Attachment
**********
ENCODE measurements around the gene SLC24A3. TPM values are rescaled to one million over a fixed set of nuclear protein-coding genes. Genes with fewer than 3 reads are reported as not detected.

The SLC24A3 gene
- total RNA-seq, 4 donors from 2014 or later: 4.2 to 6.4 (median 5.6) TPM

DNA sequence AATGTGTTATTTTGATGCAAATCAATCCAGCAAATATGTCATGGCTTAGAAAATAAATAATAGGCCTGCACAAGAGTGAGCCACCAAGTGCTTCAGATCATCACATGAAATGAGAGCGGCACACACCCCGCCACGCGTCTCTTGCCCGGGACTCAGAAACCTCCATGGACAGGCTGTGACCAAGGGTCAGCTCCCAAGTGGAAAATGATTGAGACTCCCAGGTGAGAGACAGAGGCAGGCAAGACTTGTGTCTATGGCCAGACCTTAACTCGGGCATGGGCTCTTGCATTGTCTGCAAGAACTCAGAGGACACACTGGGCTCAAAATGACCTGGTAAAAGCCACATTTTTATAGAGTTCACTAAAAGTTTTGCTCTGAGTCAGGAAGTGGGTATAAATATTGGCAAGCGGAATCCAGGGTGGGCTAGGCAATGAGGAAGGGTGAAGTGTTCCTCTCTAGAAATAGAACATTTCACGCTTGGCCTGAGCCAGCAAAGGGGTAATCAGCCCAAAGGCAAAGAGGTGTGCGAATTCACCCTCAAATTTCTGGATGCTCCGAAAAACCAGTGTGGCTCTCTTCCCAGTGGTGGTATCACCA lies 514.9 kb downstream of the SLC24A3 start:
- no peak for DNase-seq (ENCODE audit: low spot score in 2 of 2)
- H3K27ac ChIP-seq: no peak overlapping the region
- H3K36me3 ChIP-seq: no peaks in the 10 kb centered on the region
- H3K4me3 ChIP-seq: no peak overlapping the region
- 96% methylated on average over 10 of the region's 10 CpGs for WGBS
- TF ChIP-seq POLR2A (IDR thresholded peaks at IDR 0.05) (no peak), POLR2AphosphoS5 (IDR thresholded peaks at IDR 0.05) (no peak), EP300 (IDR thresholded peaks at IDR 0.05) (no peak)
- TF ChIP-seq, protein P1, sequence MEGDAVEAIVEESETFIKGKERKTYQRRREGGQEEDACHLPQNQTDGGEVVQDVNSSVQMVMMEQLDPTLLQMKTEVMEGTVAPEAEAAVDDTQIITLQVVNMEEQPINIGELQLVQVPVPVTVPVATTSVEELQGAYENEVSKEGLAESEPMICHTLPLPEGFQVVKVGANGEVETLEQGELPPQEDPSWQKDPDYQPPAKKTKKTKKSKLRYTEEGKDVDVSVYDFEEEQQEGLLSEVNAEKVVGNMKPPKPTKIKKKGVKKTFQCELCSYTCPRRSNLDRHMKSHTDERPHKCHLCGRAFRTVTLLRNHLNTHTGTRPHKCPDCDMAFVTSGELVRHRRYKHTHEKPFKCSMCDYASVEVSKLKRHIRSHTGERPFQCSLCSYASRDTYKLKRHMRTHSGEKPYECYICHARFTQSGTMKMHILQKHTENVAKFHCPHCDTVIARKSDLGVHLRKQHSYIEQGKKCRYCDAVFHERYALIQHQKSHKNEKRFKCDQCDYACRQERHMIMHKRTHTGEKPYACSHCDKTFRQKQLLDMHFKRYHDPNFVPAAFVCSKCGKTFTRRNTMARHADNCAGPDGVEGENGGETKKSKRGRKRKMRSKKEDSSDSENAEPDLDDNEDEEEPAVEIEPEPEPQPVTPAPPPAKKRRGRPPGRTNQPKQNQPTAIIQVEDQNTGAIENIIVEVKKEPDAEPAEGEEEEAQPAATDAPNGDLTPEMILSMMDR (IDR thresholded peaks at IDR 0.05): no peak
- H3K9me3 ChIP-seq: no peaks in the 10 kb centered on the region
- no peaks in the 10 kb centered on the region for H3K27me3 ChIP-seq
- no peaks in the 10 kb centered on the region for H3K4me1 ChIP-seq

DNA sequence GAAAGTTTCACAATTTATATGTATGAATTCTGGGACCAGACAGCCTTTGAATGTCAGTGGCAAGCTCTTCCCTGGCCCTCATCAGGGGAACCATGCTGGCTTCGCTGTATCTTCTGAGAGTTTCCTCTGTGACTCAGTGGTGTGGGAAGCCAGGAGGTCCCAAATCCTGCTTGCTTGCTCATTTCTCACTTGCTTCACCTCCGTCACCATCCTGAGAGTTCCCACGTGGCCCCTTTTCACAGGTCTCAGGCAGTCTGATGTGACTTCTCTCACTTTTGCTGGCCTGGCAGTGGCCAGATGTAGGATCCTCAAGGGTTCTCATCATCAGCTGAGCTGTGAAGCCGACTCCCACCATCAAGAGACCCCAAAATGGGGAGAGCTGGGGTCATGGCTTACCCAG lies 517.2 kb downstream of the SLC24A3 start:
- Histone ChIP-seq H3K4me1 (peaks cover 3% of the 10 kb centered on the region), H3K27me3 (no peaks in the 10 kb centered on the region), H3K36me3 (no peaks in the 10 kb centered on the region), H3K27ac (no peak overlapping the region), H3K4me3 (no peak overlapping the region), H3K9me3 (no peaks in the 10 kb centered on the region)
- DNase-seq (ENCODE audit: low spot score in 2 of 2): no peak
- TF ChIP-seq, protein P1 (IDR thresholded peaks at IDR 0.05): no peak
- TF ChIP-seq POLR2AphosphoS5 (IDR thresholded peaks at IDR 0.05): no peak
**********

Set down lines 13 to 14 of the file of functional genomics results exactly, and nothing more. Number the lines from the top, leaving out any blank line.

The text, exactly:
- no peaks in the 10 kb centered on the region for H3K27me3 ChIP-seq
- no peaks in the 10 kb centered on the region for H3K4me1 ChIP-seq